Whether or not MLB needs a Rooney Rule in terms of hiring coaches or signing players, it’s crystal clear that baseball is failing to attract more African-Americans.

Privilege still exists

So what can MLB do to address this? Well, canned statements supporting Black Lives Matter and how the players have the league’s full support in protesting during the National Anthem aren’t the answer. Though a nice gesture, they don’t really signify any action towards creating a more welcoming environment for Black players.

Rather, maybe simply acknowledging white privilege and how it often works against Black players, coaches, and even executives is the right start. In fact, both of MLB’s New York teams provide textbook examples of how white privilege is rampant in baseball.

Let’s start with the New York Yankees. We all love manager Aaron Boone despite his issues with bullpen management, but think back to when the team actually hired him. He was a former player who spent years doing color commentary for ESPN, but had no coaching or managing experience.

Boone’s co-finalist for the job was Hensley Meulens, a Black man from Curaçao who won three World Series rings as a San Francisco Giants coach. Meulens also managed the Netherlands in the last two World Baseball Classics and speaks five languages. With baseball growing more international every year, this is a great skill for a manager to have.

Boone got the job and a three-year contract, and is about to enter his fourth season in the Bronx. Meulens, meanwhile, was the New York Mets’ bench coach last year and is now looking for his next job.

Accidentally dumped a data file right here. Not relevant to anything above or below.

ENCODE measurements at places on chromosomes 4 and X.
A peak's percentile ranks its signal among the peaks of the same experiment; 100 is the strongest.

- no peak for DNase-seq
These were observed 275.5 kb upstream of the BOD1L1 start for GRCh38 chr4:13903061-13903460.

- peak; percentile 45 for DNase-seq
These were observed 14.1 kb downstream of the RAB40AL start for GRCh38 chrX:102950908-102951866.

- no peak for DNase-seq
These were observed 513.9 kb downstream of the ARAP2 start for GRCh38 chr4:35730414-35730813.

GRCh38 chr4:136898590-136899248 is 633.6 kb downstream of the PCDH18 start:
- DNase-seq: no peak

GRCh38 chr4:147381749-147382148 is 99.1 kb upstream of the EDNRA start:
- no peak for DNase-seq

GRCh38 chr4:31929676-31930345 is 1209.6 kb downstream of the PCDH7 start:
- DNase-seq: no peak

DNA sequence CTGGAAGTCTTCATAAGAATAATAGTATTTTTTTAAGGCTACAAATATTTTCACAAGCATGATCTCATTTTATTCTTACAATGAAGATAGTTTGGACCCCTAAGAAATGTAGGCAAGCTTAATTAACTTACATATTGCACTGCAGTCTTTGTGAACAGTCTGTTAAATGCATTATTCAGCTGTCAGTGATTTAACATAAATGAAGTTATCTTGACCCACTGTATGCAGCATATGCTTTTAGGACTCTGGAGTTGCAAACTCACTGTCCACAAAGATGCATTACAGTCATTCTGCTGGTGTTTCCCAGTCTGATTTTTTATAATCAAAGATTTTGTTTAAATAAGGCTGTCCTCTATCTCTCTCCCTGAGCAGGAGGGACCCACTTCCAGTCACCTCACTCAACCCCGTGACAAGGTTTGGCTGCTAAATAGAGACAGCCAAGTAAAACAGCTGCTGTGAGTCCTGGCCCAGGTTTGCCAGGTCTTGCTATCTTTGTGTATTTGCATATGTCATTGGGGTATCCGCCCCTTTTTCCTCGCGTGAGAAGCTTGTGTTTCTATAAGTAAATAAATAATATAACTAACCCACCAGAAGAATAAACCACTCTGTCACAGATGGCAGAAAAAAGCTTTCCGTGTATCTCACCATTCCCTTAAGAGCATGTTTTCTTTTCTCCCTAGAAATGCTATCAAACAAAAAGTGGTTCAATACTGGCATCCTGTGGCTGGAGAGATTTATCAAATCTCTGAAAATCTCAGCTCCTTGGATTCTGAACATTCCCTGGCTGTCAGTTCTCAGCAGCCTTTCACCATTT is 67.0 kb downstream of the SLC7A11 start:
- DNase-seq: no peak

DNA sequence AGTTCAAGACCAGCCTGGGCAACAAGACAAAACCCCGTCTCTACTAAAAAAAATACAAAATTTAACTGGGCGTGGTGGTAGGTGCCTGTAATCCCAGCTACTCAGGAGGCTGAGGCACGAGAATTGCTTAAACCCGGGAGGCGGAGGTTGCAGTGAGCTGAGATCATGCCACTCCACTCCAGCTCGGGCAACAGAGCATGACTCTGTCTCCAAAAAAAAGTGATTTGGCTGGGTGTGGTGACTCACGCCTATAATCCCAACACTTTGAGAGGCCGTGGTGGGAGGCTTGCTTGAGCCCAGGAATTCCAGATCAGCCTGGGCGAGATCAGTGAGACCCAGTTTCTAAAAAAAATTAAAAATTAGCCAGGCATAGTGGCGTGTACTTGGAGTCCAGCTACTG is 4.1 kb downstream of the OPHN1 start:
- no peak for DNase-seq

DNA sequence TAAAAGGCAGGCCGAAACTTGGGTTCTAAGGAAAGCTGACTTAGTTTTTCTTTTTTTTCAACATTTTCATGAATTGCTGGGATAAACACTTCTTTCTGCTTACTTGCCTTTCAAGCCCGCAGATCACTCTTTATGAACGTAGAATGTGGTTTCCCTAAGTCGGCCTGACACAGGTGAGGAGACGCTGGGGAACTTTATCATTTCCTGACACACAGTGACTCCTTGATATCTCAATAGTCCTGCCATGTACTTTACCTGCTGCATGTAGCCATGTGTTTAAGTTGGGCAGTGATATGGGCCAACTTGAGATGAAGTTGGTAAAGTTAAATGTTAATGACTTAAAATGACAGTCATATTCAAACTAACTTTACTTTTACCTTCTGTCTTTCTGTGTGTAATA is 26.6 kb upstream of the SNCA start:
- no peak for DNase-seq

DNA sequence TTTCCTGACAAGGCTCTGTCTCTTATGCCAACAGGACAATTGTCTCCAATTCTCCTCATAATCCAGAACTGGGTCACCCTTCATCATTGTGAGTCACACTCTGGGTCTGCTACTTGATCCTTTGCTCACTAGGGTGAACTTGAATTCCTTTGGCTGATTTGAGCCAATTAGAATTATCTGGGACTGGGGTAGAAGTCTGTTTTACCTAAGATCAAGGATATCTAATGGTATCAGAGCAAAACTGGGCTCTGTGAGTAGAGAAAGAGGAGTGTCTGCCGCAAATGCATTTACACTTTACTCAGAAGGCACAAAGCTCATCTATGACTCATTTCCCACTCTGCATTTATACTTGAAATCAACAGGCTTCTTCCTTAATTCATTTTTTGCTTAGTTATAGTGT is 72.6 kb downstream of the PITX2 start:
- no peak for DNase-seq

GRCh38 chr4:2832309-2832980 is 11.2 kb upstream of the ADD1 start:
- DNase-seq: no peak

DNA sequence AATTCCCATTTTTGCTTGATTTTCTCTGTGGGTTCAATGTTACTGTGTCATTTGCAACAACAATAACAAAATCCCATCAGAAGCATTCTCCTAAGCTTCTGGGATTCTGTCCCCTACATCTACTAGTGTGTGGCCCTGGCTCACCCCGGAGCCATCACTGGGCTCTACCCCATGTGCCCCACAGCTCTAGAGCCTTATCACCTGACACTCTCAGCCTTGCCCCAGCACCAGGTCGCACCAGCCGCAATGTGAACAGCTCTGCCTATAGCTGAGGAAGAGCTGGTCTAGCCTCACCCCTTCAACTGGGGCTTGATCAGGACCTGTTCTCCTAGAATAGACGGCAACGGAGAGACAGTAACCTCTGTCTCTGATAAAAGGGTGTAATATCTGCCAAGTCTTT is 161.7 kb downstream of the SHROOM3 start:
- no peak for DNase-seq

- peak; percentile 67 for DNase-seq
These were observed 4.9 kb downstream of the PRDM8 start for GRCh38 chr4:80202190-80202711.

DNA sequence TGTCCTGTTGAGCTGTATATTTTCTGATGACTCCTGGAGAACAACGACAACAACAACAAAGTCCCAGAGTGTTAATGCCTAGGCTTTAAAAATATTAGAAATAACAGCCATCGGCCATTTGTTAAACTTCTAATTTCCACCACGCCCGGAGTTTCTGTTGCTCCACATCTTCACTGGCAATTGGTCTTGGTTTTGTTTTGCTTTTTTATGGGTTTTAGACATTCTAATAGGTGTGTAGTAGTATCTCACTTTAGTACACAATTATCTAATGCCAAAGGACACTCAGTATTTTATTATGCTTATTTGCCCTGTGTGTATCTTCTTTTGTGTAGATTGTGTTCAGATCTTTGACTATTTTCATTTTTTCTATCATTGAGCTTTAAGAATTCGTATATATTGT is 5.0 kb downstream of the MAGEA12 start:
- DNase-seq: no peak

Speaking of the Mets, they’re not innocent either. They interviewed Billy Owens, a Black man and longtime Oakland A’s executive, for their general manager’s job. Instead, the job went to a white man in Jared Porter, and we all know what happened there.

The point

Let me make one thing perfectly clear. I do not believe MLB is overtly racist. Baseball has done a great job of becoming a more global game this century, and adding a Rooney Rule for some hiring or interviewing purposes doesn’t seem necessary. Not yet, at least.

But that doesn’t take away from the fact that when it comes to African-Americans and their interest in the sport, Major League Baseball is failing miserably. This is a systemic problem that can only be changed from within. In a 2017 interview with Jeff Passan, then of Yahoo Sports, former MLB outfielder Adam Jones remarked, “The decisions made in baseball are white-made decisions,” and he’s absolutely right.

Final thoughts

So what can be done? The answer isn’t a Rooney Rule for drafting Black or minority players, because teams can just draft someone in the later rounds before eventually moving on from him without consequence. Rather, people need to heed Jones’ words and confront the problem head-on. For whatever reason, be it the people in charge at the top or something else entirely, MLB is failing at making Blacks feel welcome in the league.

All this to say that after a long, hard look, it’s clear some sort of Rooney Rule is required in baseball. Specifically, at the executive level. There aren’t nearly enough people of color in significant executive positions making even more significant decisions that could wind up changing the game for the better. New Miami Marlins general manager Kim Ng is a step forward, but one hire alone doesn’t fix a problem.

I am a straight white man. I grew up comfortably and never was a victim of racism, be it blatant or systemic. People like me need to be better about how we discuss race, even if it means having long, uncomfortable conversations.

MLB is no exception and now has two choices. It can either take that long, draining look at itself and admit there is indeed a problem that needs fixing, or risk continuing to lose African-American players and fans.

Commissioner Manfred, your move.

Josh Benjamin has been a staff writer at ESNY since 2018. He has had opinions about everything, especially the Yankees and Knicks. He co-hosts the “Bleacher Creatures” podcast and is always looking for new pieces of sports history to uncover, usually with a Yankee Tavern chicken parm sub in hand.